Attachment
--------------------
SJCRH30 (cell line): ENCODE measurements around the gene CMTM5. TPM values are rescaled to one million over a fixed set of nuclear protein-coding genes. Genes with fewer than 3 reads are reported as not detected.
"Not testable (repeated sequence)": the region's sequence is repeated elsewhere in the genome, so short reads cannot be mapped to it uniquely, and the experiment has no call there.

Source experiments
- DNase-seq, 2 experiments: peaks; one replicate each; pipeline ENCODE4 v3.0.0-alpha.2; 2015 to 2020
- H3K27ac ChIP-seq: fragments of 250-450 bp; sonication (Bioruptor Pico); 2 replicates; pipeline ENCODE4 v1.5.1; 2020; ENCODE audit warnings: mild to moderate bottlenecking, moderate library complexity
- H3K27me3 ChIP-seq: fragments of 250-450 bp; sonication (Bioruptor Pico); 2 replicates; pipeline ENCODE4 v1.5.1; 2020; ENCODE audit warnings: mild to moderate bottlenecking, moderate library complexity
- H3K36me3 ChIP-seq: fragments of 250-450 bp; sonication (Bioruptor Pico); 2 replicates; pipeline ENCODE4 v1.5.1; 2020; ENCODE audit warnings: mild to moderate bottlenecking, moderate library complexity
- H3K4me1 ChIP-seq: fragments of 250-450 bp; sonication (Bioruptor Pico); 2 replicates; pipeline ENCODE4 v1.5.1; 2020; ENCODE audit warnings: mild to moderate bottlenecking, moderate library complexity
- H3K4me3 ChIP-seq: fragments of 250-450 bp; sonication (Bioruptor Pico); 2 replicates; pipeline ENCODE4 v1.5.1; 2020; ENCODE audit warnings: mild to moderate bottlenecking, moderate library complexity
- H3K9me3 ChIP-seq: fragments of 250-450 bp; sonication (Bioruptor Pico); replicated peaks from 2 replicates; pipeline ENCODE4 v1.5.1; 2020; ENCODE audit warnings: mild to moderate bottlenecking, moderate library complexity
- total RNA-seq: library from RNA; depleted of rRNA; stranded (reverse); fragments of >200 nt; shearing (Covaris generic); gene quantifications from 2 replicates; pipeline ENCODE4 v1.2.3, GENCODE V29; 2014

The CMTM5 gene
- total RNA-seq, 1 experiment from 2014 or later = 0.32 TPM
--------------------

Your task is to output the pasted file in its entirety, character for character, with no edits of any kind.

SJCRH30 (cell line): ENCODE measurements around the gene CMTM5. TPM values are rescaled to one million over a fixed set of nuclear protein-coding genes. Genes with fewer than 3 reads are reported as not detected.
"Not testable (repeated sequence)": the region's sequence is repeated elsewhere in the genome, so short reads cannot be mapped to it uniquely, and the experiment has no call there.

Source experiments
- DNase-seq, 2 experiments: peaks; one replicate each; pipeline ENCODE4 v3.0.0-alpha.2; 2015 to 2020
- H3K27ac ChIP-seq: fragments of 250-450 bp; sonication (Bioruptor Pico); 2 replicates; pipeline ENCODE4 v1.5.1; 2020; ENCODE audit warnings: mild to moderate bottlenecking, moderate library complexity
- H3K27me3 ChIP-seq: fragments of 250-450 bp; sonication (Bioruptor Pico); 2 replicates; pipeline ENCODE4 v1.5.1; 2020; ENCODE audit warnings: mild to moderate bottlenecking, moderate library complexity
- H3K36me3 ChIP-seq: fragments of 250-450 bp; sonication (Bioruptor Pico); 2 replicates; pipeline ENCODE4 v1.5.1; 2020; ENCODE audit warnings: mild to moderate bottlenecking, moderate library complexity
- H3K4me1 ChIP-seq: fragments of 250-450 bp; sonication (Bioruptor Pico); 2 replicates; pipeline ENCODE4 v1.5.1; 2020; ENCODE audit warnings: mild to moderate bottlenecking, moderate library complexity
- H3K4me3 ChIP-seq: fragments of 250-450 bp; sonication (Bioruptor Pico); 2 replicates; pipeline ENCODE4 v1.5.1; 2020; ENCODE audit warnings: mild to moderate bottlenecking, moderate library complexity
- H3K9me3 ChIP-seq: fragments of 250-450 bp; sonication (Bioruptor Pico); replicated peaks from 2 replicates; pipeline ENCODE4 v1.5.1; 2020; ENCODE audit warnings: mild to moderate bottlenecking, moderate library complexity
- total RNA-seq: library from RNA; depleted of rRNA; stranded (reverse); fragments of >200 nt; shearing (Covaris generic); gene quantifications from 2 replicates; pipeline ENCODE4 v1.2.3, GENCODE V29; 2014

The CMTM5 gene
- total RNA-seq, 1 experiment from 2014 or later = 0.32 TPM